© Vincent Tremeau


Kyrgyzstan has high rates of drug-resistant tuberculosis and many people have difficulty accessing care

Kyrgyzstan is a landlocked country located in Central Asia, on the ancient Silk Road route between China and Europe.

Click map to expandThe country became independent in 1991 following the breakup of the Soviet Union.

Ethnic Kyrgyz make up the majority of the country's 5.6 million population, most being Turkic-speaking Muslims.

MSF first worked in Kyrgyzstan in 2005, provided healthcare for people who would otherwise go without.

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MSF’s work in Kyrgyzstan: 2016

The prevalence of drug-resistant tuberculosis (DR-TB) in Kyrgyzstan, one of the poorest nations in the Central Asian region, remains very high.

Kyrgyzstan has an inadequate healthcare system, experiencing frequent shortages, and today, many people struggle to access free treatment for DR-TB.

The rates of drug resistance among new TB cases are as high as one third, and in previously treated TB cases, more than half of patients have developed the drug resistant form of the disease. 

The World Health Organization estimates that there are around 2,400 people with DR-TB in the country.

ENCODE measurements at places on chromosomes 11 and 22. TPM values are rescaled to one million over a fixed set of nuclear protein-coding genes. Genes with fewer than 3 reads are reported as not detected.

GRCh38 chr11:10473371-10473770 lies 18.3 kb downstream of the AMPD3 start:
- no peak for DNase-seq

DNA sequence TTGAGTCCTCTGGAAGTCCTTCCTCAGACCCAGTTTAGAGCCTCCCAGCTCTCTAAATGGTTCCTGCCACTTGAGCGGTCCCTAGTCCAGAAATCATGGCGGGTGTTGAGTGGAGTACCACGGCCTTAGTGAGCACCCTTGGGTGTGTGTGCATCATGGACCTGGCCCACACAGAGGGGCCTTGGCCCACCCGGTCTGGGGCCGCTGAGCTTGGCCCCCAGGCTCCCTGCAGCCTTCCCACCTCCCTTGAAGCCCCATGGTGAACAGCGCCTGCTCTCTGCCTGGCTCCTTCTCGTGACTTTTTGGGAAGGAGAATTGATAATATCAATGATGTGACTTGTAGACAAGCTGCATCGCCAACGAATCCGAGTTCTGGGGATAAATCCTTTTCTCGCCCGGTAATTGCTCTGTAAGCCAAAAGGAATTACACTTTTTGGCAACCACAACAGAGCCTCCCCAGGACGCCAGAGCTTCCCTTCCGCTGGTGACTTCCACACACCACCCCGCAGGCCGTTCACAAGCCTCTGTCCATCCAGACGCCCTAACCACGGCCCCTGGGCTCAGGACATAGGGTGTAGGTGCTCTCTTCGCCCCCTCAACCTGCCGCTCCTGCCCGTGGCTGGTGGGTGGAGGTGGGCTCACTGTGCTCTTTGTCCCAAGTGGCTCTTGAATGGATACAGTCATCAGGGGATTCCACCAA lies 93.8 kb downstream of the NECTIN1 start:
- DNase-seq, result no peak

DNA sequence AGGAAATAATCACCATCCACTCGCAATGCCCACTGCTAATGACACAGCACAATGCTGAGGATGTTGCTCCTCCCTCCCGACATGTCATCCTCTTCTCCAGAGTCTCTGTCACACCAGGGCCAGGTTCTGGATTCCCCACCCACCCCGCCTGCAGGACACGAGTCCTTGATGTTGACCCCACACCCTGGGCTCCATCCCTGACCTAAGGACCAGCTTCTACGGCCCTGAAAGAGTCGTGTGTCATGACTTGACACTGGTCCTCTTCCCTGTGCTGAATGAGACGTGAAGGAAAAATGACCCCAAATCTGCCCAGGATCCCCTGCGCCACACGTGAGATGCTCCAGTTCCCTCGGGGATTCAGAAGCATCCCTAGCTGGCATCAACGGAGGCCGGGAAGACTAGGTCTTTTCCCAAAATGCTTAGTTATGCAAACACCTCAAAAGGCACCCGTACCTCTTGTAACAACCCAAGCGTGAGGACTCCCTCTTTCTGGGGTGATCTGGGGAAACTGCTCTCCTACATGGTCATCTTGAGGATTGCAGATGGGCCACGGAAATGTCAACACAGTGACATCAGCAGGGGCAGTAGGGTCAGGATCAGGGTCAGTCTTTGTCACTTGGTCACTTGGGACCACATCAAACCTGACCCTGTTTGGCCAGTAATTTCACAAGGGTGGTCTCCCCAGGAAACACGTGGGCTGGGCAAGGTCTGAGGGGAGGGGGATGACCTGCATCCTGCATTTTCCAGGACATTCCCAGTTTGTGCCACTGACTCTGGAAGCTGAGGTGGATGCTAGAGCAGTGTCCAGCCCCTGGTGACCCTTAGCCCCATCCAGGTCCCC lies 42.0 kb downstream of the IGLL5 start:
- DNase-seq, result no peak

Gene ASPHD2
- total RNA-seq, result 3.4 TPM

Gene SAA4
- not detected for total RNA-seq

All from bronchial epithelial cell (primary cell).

south kyrgyzstan

In the south of the country, we are working in Osh, Kara Suu district, providing outpatient care for people with DR-TB, thereby limiting the time they have to spend in hospital.

Patients attend monthly medical consultations at one of three TB clinics supported by MSF.

These consultations include psychological support, which helps them adhere to the arduous treatment that can take up to two years. We also mentor Ministry of Health staff.

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Patients with the more severe forms of the disease are admitted to hospital.

In Kara Suu hospital, which has 40 beds for DR-TB patients, we support the Ministry of Health in the diagnosis and treatment of patients.

Another team supports the follow-up of patients receiving treatment at Osh TB hospital.

A total of 90 patients were enrolled in our DR-TB programme in 2016.

In December, we also launched activities in Aidarken, in Batken oblast.

A team is developing a programme to treat people affected by diseases which have occurred because of mining extraction industries or environmental pollution in the area. 

Find out more in our International Activity Report